It’s hard to tell whether the story at the Guardian, based on a memo apparently leaked by Germany’s finance ministry, is overstating the situation in contending that changes Germany will demand for the euro regime could require a Lisbon treaty negotiation. From the article:
Following Greece’s debt emergency and with the euro in the throes of its worst crisis of confidence, Berlin also tabled a nine-point plan rewriting the euro regime to include legally enshrined budget deficit ceilings in all 16 member countries.
The German demands, in a finance ministry paper obtained by the Guardian, could require the EU’s Lisbon Treaty to be renegotiated, presenting David Cameron with a dilemma over whether this would trigger an EU referendum in Britain…
n what looked like a concession to her centre-left opposition before a crucial vote in Berlin today on the €750bn (£642bn) security blanket for the fragile currency, she [Merkel] said she would fight for a global financial transactions tax at the G20 meeting in Canada next month.
[Finance minister] Schäuble argued that if the G20 effort failed there should be a European tax and if that ran into resistance – not least with the British – he would recommend it for the 16 countries of the eurozone…
“The crisis in Greece has brutally exposed weaknesses in European monetary union,” says Schäuble’s paper. “Monetary union is ill-equipped to deal with the extreme scenario of sovereign liquidity and solvency crises.”…
Schäuble has dropped initial proposals that debt-ridden delinquents be kicked out of the single currency. But he argued that countries in dire straits must be allowed to restructure their debt or default “in a managed way”. It was not clear whether such a country would need to quit the euro. Also, national budgets should be peer-reviewed by specialists at the European Central Bank or “independent” experts to ensure budgetary rigour and adhesion to a revamped Stability and Growth Pact, the currency rulebook.
Some of these changes would need the EU treaty to be reopened, requiring the assent of all 27 members, whether in the euro or not.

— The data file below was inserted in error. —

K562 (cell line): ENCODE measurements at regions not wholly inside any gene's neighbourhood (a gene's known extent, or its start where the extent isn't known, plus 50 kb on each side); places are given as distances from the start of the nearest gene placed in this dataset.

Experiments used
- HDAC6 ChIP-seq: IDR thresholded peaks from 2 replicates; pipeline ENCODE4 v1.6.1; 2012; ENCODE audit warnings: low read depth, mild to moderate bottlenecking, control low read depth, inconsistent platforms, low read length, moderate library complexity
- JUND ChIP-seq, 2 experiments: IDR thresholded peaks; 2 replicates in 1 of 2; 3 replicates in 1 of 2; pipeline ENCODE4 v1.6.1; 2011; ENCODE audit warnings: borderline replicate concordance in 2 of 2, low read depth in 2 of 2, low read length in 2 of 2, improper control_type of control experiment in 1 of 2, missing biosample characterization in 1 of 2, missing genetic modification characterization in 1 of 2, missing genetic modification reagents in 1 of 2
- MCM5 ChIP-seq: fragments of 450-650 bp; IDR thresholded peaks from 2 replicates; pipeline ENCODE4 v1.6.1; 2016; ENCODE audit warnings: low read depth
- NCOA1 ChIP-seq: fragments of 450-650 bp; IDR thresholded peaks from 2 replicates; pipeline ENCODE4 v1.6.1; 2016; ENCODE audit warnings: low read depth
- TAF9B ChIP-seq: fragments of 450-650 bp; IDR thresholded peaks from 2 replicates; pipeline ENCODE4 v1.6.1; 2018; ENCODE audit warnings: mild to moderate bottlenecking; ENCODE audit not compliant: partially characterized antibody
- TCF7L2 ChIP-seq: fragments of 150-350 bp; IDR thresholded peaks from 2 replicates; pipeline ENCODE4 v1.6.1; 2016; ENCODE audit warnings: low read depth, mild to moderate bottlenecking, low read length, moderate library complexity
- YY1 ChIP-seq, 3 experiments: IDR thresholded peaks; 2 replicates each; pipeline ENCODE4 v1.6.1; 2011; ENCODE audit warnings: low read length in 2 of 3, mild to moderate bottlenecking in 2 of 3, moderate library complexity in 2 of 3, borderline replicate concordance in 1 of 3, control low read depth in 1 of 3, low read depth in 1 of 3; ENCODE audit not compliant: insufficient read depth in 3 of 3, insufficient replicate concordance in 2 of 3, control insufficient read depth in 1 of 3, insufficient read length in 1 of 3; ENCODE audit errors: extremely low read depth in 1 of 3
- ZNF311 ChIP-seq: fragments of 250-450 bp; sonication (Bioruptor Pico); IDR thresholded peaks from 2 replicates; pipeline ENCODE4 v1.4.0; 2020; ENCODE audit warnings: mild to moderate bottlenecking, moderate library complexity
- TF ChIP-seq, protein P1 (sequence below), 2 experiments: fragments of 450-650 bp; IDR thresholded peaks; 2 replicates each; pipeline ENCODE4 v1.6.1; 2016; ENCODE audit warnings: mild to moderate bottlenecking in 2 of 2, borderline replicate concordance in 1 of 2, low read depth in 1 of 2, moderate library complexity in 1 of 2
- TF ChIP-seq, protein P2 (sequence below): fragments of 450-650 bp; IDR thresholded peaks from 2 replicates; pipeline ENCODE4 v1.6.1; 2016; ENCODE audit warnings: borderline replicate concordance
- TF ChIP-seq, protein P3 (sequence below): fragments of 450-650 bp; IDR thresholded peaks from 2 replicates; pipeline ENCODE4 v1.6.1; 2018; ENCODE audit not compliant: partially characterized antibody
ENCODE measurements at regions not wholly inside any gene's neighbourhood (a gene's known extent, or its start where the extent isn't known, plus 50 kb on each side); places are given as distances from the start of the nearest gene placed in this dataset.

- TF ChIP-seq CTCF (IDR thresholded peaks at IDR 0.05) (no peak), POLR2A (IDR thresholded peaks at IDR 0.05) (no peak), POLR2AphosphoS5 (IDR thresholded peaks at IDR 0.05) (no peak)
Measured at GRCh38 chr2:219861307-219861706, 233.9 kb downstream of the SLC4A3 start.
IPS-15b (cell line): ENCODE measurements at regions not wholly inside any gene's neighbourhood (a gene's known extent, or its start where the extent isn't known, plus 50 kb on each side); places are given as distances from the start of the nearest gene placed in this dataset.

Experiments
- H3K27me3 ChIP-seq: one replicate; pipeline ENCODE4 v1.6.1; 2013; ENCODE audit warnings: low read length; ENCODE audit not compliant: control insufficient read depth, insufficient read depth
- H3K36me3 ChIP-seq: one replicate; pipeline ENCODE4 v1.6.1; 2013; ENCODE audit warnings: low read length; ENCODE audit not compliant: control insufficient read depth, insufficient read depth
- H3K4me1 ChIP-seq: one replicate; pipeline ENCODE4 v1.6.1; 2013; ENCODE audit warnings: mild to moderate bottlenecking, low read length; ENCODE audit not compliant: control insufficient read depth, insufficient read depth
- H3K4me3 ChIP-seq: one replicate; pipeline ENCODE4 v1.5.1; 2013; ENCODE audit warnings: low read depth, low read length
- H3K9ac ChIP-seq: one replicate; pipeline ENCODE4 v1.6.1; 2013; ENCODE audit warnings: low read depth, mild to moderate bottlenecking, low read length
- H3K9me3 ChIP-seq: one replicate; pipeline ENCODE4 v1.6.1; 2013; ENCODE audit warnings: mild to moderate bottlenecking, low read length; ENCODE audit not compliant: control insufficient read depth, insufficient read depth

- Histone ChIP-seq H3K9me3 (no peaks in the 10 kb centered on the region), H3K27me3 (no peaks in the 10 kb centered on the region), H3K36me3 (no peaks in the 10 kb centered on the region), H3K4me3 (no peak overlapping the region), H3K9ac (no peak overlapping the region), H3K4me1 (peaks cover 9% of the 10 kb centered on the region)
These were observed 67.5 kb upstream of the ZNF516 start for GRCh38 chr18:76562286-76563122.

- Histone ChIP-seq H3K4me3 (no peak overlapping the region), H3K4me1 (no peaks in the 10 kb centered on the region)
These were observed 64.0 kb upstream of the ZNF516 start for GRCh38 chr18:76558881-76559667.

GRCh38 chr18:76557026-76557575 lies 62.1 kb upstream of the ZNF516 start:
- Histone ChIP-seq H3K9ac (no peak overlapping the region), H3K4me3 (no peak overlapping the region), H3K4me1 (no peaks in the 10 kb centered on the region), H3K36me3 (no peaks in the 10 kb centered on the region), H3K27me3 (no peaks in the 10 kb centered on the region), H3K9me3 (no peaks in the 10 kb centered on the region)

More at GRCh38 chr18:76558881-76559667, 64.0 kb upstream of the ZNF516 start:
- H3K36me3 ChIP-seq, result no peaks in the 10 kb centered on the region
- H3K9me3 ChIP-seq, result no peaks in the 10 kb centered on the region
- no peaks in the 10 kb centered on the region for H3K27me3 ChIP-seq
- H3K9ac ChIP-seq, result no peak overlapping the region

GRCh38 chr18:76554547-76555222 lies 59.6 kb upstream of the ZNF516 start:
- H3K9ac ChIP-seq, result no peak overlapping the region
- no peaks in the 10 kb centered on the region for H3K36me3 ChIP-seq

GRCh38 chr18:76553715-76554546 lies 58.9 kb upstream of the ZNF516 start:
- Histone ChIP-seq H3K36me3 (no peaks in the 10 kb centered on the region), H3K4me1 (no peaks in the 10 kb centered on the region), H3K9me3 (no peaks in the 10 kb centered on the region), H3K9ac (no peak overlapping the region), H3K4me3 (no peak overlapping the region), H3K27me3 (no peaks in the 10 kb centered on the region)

I don’t see any related commentary in the blogs in my RSS reader, and while many news stories mention the Lisbon Treaty, SimialarlyI didn’t see any confirming this thesis (but there were a LOT of articles, so I easily could have missed one). Indeed, commentary seems to take the opposite tack. From Reuters:
There is also no appetite for treaty change to reinforce the budget rules, after the EU spent almost a decade securing agreement on the Lisbon treaty reforming its institutions.
From the Deccan Chronicle:
It is premature to sing dirges for the European Union (EU), but the path-breaking grouping that blazed a new trail after World War II and took a war-spattered Europe to a new trajectory of peace and prosperity is facing an existential crisis. What started as Greece’s financial meltdown impacting on the common euro currency has spawned an unprecedented soul-searching for answers.
It would appear that the EU has exhausted itself in tackling the Herculean task of completing the Lisbon Treaty process, itself a pale copy of the original new constitution rejected by French and Dutch voters in referendums.
Guest blogger Jacob Funk Kirkegaard at The Baseline Scenario similarly assumes renegotiation of the Lisbon Treaty is a non-starter:
But that prospect does not exactly lie around the corner. No revision of the Lisbon Treaty (which would be required for this scenario) institutionalizing regular budget transfers will be passed by the EU or the key euro-zone members any time soon…
Without a unified fiscal or political authority, the European house does remain “half-built.” But now the world gets to find out whether the European project is based on a fundamentally flawed design or whether it works when member countries actually stick to the rules.
Yves here. Unfortunately, I do not read German, so I can’t scan the relevant papers for confirmation. And it may be that the German demands could be handled in the current framework.
If not, this is a major development, even more of a blind-siding than the German announcements on sovereign CDS and stock shorting. The initial reaction is likely to be negative, since this would be a big wild card, and Mr. Market does not like uncertainty.
The reason for the lack of media notice may be that the German demands that would trigger a Lisbon Treaty renegotiation are deemed unlikely to go anywhere. Reader input would be very much appreciated.